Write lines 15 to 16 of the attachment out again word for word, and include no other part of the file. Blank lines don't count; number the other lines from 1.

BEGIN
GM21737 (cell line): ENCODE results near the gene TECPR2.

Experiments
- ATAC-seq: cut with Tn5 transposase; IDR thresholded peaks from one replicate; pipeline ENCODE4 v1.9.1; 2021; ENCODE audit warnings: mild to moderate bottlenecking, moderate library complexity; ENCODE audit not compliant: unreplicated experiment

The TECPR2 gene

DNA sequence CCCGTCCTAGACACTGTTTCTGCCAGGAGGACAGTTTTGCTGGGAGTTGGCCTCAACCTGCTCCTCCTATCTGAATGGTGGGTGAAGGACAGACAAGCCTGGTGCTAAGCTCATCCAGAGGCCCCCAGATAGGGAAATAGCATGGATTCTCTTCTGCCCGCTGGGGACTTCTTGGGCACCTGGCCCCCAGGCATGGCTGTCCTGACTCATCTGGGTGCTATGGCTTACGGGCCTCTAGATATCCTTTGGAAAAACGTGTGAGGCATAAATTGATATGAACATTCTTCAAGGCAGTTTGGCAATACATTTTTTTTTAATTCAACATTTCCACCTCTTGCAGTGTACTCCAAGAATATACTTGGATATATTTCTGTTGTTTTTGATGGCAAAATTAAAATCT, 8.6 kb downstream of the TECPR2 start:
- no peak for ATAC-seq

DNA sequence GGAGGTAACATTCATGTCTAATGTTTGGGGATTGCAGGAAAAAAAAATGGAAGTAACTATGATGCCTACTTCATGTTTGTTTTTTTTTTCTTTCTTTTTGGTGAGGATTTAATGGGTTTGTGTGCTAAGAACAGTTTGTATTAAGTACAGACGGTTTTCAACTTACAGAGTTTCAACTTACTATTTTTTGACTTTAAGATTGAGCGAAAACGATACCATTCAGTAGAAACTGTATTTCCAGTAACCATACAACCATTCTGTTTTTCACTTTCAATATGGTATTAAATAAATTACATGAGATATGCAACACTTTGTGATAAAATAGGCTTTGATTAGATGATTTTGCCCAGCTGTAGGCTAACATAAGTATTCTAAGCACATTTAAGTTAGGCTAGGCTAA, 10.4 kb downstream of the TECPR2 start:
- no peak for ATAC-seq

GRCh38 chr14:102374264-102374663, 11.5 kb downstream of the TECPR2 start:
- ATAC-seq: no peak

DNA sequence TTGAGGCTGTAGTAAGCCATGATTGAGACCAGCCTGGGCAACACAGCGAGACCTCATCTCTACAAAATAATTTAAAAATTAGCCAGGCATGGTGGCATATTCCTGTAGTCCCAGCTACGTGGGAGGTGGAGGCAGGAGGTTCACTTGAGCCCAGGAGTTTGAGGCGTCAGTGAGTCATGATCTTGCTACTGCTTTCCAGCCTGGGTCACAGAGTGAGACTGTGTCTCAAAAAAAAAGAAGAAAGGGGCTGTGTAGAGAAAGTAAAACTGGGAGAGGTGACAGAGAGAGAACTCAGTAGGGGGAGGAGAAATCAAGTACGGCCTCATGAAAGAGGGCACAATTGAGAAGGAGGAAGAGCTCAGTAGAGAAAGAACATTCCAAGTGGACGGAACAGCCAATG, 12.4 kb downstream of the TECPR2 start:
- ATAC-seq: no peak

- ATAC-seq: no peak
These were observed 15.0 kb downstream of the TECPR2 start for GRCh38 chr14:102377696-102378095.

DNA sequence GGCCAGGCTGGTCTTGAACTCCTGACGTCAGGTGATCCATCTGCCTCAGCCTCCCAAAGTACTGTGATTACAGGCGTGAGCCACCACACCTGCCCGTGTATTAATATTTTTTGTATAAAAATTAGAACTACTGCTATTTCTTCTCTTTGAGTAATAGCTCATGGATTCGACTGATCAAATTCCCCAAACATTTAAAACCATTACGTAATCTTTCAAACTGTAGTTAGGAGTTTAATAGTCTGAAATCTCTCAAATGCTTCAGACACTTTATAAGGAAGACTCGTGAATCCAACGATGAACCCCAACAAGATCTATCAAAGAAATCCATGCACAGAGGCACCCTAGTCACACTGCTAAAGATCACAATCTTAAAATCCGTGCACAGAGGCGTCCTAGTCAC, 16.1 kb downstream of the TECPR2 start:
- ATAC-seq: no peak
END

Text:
DNA sequence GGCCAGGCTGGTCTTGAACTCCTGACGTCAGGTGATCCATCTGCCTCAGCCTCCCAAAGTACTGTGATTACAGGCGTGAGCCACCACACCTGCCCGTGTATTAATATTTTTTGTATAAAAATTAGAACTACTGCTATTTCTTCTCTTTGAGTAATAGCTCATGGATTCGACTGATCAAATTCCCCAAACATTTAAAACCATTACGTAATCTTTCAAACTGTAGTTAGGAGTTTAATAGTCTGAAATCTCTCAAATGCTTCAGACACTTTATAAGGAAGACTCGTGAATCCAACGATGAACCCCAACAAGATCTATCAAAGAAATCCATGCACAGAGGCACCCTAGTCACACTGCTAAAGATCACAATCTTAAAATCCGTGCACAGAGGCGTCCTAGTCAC, 16.1 kb downstream of the TECPR2 start:
- ATAC-seq: no peak